You are viewing the site in preview mode

Skip to content

Advertisement

  • Research article
  • Open Access
  • Open Peer Review

Socioeconomic and demographic factors associated with caesarean section delivery in Southern Ghana: evidence from INDEPTH Network member site

BMC Pregnancy and Childbirth201818:405

https://doi.org/10.1186/s12884-018-2039-z

  • Received: 10 October 2017
  • Accepted: 3 October 2018
  • Published:
Open Peer Review reports

Abstract

Background

In recent years, caesarean section rates continue to evoke worldwide concern because of their steady increase, lack of consensus on the appropriate caesarean section rate and the associated short- and long-term risks.

This study sought to identify the rate of caesarean section and associated factors in two districts in rural southern Ghana.

Methods

Pregnancy, birth, and socio-demographic information of 4948 women who gave birth between 2011 and 2013 were obtained from the database of Dodowa Health and Demographic Surveillance System. The rate of C-section was determined and the associations between independent and dependent variables were explored using logistic regression. The analyses were done in STATA 14.2 at 95% confidence interval.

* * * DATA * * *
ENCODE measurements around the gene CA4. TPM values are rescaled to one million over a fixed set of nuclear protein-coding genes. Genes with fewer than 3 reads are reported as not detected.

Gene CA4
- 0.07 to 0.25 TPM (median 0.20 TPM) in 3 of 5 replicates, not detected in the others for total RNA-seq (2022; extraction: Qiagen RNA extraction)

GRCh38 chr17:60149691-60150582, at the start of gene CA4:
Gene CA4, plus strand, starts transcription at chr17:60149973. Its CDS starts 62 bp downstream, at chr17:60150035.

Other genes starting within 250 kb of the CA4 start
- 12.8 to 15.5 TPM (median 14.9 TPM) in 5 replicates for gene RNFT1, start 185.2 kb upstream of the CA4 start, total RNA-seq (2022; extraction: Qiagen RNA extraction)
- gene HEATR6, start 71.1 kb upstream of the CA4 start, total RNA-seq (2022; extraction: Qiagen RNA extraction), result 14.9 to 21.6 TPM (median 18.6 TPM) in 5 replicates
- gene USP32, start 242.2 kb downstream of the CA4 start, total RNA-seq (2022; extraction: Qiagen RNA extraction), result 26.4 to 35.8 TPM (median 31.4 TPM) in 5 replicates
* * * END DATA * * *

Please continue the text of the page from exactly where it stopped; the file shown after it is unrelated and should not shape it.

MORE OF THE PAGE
Results

The overall C-section rate for the study period was 6.59%. Women aged 30–34 years were more than twice likely to have C-section compared to those < 20 year (OR: 2.16, 95% CI: 1.20–3.90). However, women aged 34 years and above were more than thrice likely to undergo C-section compared to those < 20 year (OR: 3.73, 95% CI: 1.45–5.17).

The odds of having C-section was 65 and 79% higher for participants with Primary and Junior High level schooling respectively (OR: 1.65, 95% CI: 1.08–2.51, OR:1.79, 95%CI: 1.19–2.70). The likelihood of having C-section delivery reduced by 60, 37, and 35% for women with parities 2, 3 and 3+ respectively (OR:0.60, 95% CI: 0.43–0.83, OR: 0.37, 95% CI: 0.25–0.56, OR:0.35, 95% CI: 0.25–0.54). There were increased odds of 36, 52, 83% for women who belong to poorer, middle, and richer wealth quintiles respectively (OR: 1.36, 95%CI: 0.85–2.18, OR: 1.52, 95% CI: 0.97–2.37, OR: 1.83, 95% CI: 1.20–2.80). Participants who belonged to the richest wealth quintile were more than 2 times more likely to have C-section delivery (OR: 2.14, 95%CI: 1.43–3.20). The odds of having C-section delivery reduced by 76% for women from Ningo-Prampram district (OR: 0.76, 95% CI: 0.59.0.96). Women whose household heads have Junior High level and above of education were 45% more likely to have C-section delivery (OR: 1.45, 95% CI: 1.09–1.93).